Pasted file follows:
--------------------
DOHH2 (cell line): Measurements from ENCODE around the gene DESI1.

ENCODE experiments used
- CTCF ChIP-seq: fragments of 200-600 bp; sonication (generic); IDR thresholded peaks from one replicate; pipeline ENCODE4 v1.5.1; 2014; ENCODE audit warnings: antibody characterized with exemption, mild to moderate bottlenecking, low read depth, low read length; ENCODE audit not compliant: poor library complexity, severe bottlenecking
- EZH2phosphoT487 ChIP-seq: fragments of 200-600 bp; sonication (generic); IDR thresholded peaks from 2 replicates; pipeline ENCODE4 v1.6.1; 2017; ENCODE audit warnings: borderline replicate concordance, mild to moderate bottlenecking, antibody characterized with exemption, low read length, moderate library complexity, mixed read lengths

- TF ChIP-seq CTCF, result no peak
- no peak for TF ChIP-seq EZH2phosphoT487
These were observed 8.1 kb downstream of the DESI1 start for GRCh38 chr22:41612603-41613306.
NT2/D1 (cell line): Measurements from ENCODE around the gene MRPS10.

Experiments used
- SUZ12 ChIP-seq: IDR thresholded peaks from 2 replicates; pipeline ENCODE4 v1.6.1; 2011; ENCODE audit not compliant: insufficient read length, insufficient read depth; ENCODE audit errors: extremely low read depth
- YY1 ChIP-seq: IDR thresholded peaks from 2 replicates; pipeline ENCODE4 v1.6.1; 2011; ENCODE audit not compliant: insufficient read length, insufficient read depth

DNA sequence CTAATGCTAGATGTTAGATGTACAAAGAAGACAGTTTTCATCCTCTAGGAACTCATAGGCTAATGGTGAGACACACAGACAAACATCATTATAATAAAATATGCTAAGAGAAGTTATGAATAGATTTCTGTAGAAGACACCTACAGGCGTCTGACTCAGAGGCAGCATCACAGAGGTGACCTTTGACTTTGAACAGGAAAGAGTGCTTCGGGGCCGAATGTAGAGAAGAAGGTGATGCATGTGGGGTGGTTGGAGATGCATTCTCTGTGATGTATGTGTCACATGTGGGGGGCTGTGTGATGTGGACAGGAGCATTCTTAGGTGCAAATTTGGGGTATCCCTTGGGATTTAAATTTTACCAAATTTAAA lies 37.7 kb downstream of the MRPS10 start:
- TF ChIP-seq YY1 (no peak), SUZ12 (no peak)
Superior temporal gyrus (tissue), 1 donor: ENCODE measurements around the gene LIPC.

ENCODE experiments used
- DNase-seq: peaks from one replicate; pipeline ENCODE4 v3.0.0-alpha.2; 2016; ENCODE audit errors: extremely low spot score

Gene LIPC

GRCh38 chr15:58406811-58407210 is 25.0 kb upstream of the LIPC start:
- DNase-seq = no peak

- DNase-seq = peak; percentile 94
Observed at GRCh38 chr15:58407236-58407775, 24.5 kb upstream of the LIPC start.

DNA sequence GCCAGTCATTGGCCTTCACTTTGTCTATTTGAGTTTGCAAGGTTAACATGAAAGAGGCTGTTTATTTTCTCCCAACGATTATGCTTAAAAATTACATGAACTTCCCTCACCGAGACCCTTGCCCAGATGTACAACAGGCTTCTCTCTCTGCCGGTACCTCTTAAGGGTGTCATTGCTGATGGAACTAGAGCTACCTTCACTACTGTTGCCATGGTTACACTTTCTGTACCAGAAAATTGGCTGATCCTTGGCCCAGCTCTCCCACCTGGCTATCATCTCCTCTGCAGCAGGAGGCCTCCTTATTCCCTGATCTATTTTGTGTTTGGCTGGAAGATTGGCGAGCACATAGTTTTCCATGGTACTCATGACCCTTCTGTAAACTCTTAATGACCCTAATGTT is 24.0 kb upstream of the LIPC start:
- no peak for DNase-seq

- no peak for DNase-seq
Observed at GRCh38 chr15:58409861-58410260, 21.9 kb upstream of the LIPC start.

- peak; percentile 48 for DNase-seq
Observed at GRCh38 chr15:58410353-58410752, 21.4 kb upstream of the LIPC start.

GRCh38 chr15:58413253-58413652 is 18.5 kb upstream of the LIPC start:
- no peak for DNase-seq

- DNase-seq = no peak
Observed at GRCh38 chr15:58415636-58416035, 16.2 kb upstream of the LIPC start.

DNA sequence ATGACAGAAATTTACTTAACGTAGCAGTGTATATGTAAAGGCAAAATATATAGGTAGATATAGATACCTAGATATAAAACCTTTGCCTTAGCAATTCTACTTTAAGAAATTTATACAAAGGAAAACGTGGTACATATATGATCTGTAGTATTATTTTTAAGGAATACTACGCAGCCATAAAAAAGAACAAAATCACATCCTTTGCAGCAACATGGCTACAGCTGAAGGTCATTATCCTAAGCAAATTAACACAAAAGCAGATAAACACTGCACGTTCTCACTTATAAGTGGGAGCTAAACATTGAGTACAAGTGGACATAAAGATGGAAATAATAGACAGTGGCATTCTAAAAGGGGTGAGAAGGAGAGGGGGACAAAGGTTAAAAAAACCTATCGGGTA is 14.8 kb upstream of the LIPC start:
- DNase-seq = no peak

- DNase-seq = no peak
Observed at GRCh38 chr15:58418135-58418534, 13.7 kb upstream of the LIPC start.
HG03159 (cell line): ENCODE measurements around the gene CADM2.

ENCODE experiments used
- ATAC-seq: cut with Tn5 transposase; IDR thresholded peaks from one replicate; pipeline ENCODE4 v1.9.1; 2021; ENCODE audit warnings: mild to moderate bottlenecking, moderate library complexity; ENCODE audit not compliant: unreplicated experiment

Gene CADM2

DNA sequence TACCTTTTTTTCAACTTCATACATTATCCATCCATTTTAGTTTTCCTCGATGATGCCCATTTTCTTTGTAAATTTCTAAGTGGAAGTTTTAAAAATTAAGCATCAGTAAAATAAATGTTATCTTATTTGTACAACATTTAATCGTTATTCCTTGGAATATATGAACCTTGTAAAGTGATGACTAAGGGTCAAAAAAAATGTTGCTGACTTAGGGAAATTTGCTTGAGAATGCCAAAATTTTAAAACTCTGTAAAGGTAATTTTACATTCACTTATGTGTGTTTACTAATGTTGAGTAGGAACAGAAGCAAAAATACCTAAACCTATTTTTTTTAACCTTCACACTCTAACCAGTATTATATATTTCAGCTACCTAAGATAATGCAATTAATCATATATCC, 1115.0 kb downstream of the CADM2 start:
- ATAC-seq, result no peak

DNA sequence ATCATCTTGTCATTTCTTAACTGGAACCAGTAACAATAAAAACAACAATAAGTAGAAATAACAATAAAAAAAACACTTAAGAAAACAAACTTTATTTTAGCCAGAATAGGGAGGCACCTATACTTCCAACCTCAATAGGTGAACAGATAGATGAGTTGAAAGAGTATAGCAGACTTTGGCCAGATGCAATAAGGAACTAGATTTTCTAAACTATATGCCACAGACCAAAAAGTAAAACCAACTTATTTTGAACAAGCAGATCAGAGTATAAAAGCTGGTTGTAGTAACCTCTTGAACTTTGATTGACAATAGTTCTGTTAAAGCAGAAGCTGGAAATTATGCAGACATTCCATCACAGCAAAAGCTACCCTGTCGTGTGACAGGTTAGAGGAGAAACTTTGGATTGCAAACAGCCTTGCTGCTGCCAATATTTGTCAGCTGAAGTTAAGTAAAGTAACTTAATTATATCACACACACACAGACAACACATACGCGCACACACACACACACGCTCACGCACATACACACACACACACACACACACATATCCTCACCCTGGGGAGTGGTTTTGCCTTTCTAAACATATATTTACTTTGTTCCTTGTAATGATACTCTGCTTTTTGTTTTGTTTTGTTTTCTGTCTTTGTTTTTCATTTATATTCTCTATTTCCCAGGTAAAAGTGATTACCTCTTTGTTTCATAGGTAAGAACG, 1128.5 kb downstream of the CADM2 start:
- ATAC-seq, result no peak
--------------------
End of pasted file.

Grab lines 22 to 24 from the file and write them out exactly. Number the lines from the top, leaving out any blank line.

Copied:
DNA sequence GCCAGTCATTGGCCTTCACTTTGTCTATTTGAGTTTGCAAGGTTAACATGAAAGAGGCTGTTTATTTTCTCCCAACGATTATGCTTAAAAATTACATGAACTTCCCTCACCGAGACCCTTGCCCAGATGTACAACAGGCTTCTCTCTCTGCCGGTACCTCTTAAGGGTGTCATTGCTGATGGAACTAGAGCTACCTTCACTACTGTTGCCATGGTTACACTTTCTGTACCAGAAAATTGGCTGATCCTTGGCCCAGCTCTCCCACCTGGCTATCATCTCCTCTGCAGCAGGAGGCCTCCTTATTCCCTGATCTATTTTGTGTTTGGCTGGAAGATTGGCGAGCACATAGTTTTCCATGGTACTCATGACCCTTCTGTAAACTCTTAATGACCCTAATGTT is 24.0 kb upstream of the LIPC start:
- no peak for DNase-seq

- no peak for DNase-seq